There is nothing more soul destroying than watching people file past the café as they quickly make their way back to their offices holding a chain store coffee or sandwich.
If only they took the time to look at what they are walking past.
I never could understand why Britain, a country surrounded by such gastronomic meccas as Italy, Spain and France, managed to develop such a chain store food culture. It seems bizarre that anyone could find it acceptable, even preferable, to eat highly processed, pre packaged food and patronise bland formulaic food and coffee chains.
Chains exist in Australia too but they are largely confined to the lower end of the market, shopping malls and airports and are overshadowed by a multitude of independents that offer a better product and a unique experience.
A couple of months ago, on a grim, rainy Friday night I went to hear Carolyn Steel, architect, academic and author of the book Hungry City, talk about how the production and consumption of food has shaped London. As I listened to her talk, I wanted to leap out of my seat and hug her. Finally, someone was offering an explanation as to why chain stores are so dominant in Britain and why many people actually prefer processed and tinned food to fresh.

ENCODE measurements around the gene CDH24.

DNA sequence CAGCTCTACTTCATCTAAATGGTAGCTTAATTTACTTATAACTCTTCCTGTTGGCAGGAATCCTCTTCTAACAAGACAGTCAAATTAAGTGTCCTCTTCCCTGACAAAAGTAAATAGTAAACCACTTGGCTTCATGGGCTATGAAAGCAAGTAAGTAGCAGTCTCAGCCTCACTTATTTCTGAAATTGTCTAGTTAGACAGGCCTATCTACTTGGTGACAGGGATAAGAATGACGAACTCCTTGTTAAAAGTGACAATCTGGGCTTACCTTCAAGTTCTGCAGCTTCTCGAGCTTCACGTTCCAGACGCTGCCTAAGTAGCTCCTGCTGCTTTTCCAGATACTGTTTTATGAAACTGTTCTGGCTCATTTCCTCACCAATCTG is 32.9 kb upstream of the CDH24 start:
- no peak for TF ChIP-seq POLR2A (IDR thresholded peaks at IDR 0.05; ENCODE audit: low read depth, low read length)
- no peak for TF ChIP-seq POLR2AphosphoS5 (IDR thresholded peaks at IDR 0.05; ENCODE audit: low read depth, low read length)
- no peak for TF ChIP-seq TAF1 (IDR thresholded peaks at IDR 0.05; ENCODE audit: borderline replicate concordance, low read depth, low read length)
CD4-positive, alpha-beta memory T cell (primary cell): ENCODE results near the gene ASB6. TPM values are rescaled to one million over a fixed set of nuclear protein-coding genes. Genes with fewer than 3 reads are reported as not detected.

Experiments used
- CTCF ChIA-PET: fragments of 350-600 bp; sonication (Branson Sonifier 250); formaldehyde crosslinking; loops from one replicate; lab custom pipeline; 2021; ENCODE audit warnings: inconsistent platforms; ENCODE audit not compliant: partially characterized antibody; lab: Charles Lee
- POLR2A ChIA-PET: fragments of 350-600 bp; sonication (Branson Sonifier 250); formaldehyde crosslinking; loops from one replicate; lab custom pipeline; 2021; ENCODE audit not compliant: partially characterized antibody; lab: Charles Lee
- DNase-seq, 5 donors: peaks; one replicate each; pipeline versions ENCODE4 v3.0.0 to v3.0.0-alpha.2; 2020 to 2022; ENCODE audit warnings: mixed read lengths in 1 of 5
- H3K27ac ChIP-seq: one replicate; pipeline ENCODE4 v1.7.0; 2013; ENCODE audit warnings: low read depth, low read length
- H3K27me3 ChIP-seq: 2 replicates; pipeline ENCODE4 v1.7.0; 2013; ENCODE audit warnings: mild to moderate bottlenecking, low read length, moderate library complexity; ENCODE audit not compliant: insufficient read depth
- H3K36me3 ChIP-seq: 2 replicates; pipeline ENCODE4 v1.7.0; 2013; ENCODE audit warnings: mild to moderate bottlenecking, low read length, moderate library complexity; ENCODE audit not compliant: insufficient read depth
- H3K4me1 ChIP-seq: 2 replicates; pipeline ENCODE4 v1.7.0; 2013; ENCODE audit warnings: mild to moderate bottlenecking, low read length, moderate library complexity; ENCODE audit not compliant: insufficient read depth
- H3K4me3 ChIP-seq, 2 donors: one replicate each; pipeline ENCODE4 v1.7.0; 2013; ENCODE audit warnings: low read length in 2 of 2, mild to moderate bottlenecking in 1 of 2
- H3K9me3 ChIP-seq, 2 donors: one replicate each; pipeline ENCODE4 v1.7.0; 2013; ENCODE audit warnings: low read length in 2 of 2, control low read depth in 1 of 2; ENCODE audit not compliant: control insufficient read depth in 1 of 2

Steel argues that, unlike France and Italy where local food traditions and cooking are an integral part of life and fiercely protected if ever threatened (the opening of the first McDonald’s in Rome sparked a global Slow Food Movement), Britain underwent rapid mass urbanisation that severed British cooking from its roots. From very early on, the majority of the population became reliant on imported processed food and disconnected from the processes involved in food production.
Most urban dwellers have no knowledge, and no desire to know, where their food comes from: how it is reared, grown, slaughtered, harvested, transported, cooked, packaged and disposed of. It simply appears, as if by magic, on supermarket shelves and on restaurant plates. The legacy of this disconnected and industrialised food culture, Steel argues, is that “food is not valued or understood and is therefore open to abuse”.
You can see this as you walk down any high street.
Mass market supermarkets and restaurants are continually reinforcing the message that food is plentiful and cheap, consistent and quick, something to grab, reheat and eat, often alone. The impact that this fast and cheap food culture has on farmers, producers and the environment is conveniently ignored and invisible.
Could the credit crunch be what we need to make people reconnect with food? Eat less, eat local and put a higher value on what and how we eat. I heard on the radio this morning that growing vegetables at home and in allotments is becoming increasingly popular as people try to save money. With more and more people losing their jobs, maybe they’ll also have the time to sit down and share food at a table with friends.